Andrew Kohut, the founding director of Pew Research Center and its president from 2004 to 2012, was one of the nation’s leading pollsters. He died in 2015. His work, over three decades, won him wide respect for his expertise and ability to craft stories about what people could learn from survey research. One of his particular talents was to reach back in time to take a snapshot of the mood of Americans in another era to show how much times had changed.
Here is one of those articles, originally published on March 5, 2015.
When civil rights activists led a bloody protest march in Selma, Alabama, on March 7, 1965, that is credited with helping to assure passage of the Voting Rights Act that year, civil rights was a top issue for the American public, but opinions about it were very mixed. Even so, America’s verdict on Selma was clear. In all, the protesters staged three marches that month, and polling showed the public clearly siding with the demonstrators, not with the state of Alabama.
A nationwide Gallup poll in February 1965 found 26% of Americans citing civil rights as a problem facing the nation, second only to the expanding war in Vietnam (cited by 29%). There was broad-based support for the war at this early stage in its history, but views about civil rights and integration were clearly mixed.
On one hand, Americans continued to support the Civil Rights Act of 1964, at least in principle, but had concerns about its scope and implementation. A Gallup poll in October 1964 reported that the public approved of the new law by nearly two-to-one (58% to 31%). And in April 1965, Gallup found a whopping 76% in favor of a then-proposed equal rights voting law.
But while the public supported civil rights legislation conceptually, they expressed concerns about the pace of its implementation. Indeed, although most supported the new civil rights law soon after it was passed, a national Opinion Research Corporation poll showed 68% of Americans wanting to see moderation in its enforcement, with only 19% wanting vigorous enforcement of the new law.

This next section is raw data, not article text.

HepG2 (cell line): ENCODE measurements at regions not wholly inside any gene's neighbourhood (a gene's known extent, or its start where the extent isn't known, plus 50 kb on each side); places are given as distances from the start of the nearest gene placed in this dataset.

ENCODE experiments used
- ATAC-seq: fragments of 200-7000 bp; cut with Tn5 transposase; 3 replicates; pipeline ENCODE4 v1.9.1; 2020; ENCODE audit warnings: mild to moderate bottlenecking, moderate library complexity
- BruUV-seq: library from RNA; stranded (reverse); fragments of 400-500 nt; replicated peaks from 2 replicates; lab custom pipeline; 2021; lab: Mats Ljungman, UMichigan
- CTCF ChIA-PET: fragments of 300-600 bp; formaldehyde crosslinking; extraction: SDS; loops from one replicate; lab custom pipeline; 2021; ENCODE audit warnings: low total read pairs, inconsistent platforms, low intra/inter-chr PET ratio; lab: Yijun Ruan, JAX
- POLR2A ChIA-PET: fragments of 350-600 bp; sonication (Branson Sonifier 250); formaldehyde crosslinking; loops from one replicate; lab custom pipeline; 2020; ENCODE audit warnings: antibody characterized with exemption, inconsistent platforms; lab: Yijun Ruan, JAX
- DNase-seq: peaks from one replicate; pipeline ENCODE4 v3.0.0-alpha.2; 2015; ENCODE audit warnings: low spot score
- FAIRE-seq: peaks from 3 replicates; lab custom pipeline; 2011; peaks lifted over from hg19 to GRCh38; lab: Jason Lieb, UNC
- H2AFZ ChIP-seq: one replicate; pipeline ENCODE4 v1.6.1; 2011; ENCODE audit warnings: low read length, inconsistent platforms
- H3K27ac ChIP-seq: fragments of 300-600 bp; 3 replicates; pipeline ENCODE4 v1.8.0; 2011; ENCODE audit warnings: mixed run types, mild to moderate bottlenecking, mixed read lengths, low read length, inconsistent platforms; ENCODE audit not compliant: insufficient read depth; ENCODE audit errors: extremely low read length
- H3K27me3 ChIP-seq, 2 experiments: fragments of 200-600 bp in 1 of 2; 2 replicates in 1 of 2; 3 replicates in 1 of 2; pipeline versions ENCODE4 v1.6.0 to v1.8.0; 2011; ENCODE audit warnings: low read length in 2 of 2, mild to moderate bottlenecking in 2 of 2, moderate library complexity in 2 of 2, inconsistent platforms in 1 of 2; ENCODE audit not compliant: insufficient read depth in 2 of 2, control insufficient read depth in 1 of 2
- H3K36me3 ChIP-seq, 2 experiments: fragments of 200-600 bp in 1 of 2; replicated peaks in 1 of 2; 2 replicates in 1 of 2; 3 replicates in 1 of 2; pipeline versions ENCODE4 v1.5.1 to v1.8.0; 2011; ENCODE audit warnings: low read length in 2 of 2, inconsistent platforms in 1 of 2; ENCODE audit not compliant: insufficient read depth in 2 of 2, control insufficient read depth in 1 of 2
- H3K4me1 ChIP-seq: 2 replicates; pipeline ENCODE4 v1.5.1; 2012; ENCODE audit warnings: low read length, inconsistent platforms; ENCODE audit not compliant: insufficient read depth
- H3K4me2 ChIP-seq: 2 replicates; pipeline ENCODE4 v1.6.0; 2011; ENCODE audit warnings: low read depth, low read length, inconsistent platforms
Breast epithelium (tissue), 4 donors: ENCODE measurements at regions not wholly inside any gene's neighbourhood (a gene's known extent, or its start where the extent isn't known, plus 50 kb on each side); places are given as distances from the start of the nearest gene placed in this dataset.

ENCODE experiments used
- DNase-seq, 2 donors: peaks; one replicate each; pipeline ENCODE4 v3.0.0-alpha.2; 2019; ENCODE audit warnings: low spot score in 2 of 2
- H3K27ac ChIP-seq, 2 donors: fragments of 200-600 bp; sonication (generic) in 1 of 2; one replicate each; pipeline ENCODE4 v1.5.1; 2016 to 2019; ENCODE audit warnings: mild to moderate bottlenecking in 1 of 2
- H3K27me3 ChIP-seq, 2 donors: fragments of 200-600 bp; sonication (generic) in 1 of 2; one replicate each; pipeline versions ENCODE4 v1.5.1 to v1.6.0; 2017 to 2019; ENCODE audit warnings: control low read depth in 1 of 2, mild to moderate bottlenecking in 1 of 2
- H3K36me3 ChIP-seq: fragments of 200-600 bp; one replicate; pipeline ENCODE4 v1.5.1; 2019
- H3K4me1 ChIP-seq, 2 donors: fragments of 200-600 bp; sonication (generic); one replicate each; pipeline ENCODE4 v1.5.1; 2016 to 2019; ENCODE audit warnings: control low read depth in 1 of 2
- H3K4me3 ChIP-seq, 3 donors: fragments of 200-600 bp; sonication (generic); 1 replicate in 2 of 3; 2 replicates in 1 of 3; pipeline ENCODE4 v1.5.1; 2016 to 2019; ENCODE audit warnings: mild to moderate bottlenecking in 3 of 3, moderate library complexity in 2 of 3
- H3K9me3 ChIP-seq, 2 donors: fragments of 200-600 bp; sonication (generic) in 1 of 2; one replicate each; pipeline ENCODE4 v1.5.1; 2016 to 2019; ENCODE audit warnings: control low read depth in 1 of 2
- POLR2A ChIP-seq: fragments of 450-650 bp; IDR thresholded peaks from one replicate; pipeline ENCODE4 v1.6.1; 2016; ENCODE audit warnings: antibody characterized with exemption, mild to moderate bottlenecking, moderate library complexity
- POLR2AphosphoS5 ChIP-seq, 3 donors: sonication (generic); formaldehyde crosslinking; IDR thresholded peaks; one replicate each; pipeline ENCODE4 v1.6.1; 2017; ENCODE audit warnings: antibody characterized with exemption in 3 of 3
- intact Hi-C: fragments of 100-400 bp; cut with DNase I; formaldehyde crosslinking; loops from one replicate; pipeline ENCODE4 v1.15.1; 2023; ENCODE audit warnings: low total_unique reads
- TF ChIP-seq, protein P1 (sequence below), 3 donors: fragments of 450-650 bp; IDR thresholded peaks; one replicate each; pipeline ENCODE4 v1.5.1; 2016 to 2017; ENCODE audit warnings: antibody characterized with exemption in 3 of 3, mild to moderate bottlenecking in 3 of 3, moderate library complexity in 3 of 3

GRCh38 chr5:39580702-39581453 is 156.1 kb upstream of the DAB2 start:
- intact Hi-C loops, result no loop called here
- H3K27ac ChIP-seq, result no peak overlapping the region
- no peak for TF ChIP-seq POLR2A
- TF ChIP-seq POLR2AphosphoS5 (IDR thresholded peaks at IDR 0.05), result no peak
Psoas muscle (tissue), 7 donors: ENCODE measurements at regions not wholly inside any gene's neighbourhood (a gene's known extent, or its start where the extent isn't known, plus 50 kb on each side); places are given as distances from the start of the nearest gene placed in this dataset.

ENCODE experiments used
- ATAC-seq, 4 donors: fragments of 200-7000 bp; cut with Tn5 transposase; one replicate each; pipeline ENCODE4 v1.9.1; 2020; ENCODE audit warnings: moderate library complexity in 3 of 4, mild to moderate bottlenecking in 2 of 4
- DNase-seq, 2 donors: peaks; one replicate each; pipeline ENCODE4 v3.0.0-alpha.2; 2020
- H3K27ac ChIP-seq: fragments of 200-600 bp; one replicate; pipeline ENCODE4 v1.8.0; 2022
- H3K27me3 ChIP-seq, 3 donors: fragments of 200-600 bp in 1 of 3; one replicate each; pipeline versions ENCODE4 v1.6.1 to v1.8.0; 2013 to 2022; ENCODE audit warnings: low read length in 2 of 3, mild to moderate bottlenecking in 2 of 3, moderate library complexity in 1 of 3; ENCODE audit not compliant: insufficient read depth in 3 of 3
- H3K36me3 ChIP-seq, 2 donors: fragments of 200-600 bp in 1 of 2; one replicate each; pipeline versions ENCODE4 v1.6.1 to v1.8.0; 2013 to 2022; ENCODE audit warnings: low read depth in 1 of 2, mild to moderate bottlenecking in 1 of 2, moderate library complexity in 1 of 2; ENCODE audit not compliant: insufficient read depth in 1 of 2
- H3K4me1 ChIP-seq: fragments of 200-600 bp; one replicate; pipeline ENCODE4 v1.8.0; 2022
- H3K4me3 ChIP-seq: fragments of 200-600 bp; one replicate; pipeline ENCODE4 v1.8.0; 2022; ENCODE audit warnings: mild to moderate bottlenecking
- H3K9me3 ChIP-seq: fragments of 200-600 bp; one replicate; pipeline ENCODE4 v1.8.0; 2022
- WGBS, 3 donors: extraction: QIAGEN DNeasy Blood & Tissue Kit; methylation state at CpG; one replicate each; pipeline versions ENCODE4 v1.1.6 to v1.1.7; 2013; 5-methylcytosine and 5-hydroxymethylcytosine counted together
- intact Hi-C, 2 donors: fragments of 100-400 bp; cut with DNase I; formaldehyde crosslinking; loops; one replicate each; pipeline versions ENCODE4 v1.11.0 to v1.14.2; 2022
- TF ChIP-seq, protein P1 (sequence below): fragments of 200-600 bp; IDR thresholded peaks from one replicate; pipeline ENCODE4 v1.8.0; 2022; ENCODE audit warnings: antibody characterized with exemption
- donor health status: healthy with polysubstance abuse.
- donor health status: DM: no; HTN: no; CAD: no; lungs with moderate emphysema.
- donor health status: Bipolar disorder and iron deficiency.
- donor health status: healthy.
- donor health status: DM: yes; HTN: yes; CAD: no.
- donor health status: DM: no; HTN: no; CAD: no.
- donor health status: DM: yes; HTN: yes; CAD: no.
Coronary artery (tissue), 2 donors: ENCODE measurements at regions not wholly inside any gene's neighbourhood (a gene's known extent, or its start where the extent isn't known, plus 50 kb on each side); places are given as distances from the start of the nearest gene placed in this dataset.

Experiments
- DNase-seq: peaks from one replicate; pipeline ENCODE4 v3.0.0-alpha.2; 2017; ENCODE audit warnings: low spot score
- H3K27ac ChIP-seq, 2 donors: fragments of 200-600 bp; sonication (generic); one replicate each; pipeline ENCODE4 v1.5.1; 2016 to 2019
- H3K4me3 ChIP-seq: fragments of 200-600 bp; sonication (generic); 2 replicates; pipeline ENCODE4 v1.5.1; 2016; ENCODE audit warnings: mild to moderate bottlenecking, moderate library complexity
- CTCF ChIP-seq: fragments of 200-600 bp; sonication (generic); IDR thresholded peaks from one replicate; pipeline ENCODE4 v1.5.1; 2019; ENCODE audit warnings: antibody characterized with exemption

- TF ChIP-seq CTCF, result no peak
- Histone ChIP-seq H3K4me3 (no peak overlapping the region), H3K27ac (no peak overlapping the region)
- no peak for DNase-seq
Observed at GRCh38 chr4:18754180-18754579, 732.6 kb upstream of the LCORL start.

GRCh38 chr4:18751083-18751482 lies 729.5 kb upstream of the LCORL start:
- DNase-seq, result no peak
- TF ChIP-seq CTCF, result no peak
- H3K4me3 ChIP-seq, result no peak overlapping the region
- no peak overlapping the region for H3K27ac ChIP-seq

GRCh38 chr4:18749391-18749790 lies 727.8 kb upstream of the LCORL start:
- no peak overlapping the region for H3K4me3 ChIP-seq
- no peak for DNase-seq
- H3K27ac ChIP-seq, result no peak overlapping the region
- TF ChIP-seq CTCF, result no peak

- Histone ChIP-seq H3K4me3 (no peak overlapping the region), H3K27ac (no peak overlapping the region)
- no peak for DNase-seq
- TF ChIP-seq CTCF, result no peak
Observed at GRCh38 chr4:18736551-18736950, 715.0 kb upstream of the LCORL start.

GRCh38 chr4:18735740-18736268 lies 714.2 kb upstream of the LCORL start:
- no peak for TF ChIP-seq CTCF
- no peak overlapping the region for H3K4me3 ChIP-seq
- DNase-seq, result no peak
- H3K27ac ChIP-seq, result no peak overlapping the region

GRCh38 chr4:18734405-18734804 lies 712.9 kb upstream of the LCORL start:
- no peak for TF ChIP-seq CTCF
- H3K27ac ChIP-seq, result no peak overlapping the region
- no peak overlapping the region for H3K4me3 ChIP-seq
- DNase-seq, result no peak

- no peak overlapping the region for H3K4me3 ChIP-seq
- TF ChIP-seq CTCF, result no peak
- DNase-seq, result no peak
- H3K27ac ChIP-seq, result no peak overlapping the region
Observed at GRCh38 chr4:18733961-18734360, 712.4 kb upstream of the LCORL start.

In that light, it is not surprising that in early 1965, a Gallup poll found growing numbers of Americans saying that the Johnson administration was moving too fast overall on integration. In March, 34% held that view, and by May that sentiment rose to 45%, with only 14% expressing the view that it was not moving fast enough.
Opinion about the pace of integration in May 1965 was dramatically different in the South compared with other parts of the country. By a margin of 61% to 21%, Southerners felt the government was moving too quickly, rather than about right. Outside the South, Americans were about evenly divided: About four-in-ten thought the pace was too fast and about the same percentage thought integration was occurring at about the right pace.
Gallup reported in February 1965 that, when asked about the Civil Rights Act specifically, 42% overall believed the federal government was moving too fast in guaranteeing “Negro” voting rights and the right of “Negroes” (the term used in the question) to be served in public places such as restaurants, hotels and theaters, while just 25% thought it was not moving fast enough.
But despite all these reservations, views about what occurred in Selma were another matter. By a 48% to 21% margin, a Harris poll in May 1965 found its respondents saying they sided more with the civil rights groups involved than with the state of Alabama. Not unexpectedly, virtually all of the black respondents sided more with the demonstrators (95%), but the balance of opinion among whites was also clearly with them rather than with the state of Alabama (46% to 21%).
Note: For more about how contemporary Americans feel about achieving the goal of racial equality, see our report “Race in America 2019.”